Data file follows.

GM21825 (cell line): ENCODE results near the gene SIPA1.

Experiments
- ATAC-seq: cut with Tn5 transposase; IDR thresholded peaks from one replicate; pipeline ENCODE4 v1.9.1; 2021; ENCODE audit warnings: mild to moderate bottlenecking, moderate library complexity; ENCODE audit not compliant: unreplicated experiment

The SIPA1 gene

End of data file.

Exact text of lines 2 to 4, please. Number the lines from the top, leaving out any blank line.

Experiments
- ATAC-seq: cut with Tn5 transposase; IDR thresholded peaks from one replicate; pipeline ENCODE4 v1.9.1; 2021; ENCODE audit warnings: mild to moderate bottlenecking, moderate library complexity; ENCODE audit not compliant: unreplicated experiment

The SIPA1 gene